evidence and practice
How to synthesise original findings back into the literature: a reintroduction to concurrent analysis
Linda Kelly Clinical Nurse Advisor, Vygon UK, Swindon, England
Austyn Snowden Professor in Mental Health, School of Health and Social Care, Edinburgh Napier University, Scotland
• To understand how concurrent analysis can be used to integrate any new literature with the study findings
• To recognise the role concurrent analysis can play in synthesising relevant literature with primary data
• To show how this process can increase, not decrease, the originality of the study, and its transferability
Background All studies need to integrate their findings back into the literature to explain how the new knowledge changes understanding. This process can be anxiety-provoking, especially when new literature appears to threaten the originality of the study.
Aim To reintroduce ‘concurrent analysis’ (CA) – a method of synthesising relevant literature with primary data.
Discussion CA treats all data as primary data. To illustrate the technique, the authors synthesise relevant literature with findings from a doctoral study of patients’ experiences of vascular access devices.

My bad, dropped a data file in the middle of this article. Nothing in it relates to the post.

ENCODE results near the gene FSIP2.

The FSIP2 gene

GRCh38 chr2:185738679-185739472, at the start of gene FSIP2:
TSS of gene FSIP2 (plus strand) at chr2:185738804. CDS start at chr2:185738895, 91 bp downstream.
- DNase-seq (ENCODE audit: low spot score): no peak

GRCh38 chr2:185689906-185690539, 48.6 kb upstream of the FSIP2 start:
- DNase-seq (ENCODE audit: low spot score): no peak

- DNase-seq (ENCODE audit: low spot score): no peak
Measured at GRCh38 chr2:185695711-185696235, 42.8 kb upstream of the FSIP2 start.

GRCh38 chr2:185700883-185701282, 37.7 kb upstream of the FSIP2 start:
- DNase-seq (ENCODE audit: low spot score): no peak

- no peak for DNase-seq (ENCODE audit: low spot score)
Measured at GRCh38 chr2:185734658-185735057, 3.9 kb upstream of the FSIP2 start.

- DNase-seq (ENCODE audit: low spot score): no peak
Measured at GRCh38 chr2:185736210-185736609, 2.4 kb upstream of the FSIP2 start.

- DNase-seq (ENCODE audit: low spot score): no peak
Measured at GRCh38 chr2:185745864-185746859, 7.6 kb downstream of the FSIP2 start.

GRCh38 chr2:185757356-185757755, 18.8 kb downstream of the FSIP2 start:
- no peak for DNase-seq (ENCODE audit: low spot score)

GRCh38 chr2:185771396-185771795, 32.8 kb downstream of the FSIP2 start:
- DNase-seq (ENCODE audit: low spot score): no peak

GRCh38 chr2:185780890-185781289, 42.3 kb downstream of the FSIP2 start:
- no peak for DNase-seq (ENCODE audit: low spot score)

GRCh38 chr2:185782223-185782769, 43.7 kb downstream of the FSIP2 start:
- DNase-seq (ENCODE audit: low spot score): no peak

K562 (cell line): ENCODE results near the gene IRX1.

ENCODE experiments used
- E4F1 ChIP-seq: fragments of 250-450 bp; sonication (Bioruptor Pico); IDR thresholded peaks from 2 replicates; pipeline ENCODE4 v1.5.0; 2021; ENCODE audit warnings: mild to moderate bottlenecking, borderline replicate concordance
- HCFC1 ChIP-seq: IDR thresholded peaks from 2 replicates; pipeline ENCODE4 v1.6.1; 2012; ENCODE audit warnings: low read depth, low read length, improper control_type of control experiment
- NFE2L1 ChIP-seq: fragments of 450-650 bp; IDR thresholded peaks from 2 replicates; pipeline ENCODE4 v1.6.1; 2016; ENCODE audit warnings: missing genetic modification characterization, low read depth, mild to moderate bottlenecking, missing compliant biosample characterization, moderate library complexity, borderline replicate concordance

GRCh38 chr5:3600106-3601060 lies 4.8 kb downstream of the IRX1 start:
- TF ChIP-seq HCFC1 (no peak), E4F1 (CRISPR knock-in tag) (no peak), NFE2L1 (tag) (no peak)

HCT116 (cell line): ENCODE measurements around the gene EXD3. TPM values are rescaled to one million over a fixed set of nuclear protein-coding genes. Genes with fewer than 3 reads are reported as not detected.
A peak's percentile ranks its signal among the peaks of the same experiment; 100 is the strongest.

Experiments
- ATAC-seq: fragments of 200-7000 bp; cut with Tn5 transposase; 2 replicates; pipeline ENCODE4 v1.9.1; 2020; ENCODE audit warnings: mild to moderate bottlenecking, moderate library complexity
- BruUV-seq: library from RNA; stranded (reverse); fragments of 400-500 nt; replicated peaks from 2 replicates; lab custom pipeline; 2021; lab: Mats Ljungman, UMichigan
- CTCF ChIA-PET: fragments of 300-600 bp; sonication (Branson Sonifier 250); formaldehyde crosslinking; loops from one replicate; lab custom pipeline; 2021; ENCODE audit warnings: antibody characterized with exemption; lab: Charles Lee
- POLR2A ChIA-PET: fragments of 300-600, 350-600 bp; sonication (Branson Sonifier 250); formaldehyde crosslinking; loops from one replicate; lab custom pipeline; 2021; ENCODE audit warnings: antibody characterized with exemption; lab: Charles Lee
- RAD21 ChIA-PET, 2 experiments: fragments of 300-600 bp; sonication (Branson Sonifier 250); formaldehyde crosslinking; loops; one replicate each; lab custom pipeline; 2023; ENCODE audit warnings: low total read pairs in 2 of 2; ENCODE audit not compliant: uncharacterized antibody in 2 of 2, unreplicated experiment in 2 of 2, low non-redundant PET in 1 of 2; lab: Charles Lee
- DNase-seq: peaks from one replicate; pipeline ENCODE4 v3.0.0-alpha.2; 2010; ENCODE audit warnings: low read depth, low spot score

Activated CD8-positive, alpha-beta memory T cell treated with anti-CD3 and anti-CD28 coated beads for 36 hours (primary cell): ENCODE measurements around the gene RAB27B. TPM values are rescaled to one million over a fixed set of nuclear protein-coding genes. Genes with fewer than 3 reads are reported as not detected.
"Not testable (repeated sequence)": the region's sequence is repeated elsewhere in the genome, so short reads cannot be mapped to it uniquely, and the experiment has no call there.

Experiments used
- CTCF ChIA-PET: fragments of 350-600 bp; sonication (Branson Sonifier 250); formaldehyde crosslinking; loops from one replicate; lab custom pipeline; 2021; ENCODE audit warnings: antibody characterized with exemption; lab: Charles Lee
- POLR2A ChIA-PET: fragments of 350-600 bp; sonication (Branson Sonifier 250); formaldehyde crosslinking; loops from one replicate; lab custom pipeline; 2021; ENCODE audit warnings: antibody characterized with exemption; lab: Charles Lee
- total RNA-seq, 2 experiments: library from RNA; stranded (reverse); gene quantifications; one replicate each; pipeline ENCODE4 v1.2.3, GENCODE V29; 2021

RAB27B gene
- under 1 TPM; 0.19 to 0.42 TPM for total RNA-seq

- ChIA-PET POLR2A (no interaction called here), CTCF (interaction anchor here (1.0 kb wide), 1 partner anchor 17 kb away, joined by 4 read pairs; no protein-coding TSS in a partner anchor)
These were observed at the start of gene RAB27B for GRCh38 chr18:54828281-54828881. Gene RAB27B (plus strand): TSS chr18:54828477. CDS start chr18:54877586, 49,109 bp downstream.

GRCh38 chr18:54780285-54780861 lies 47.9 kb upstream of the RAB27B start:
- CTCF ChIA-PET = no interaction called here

Conclusion CA raised new questions that would otherwise have remained unasked. For example, it revealed cultural differences in the way patients react to suboptimal treatment.
Implications for practice Nurse researchers are best placed to influence policy and practice when they can articulate the transferability of their findings. CA is a practical method of achieving this.
Nurse Researcher. doi: 10.7748/nr.2020.e1710Peer review
This article has been subject to external double-blind peer review and has been checked for plagiarism using automated softwareCorrespondence
Kelly L, Snowden A (2020) How to synthesise original findings back into the literature: a reintroduction to concurrent analysis. Nurse Researcher. doi: 10.7748/nr.2020.e1710
Published online: 30 April 2020
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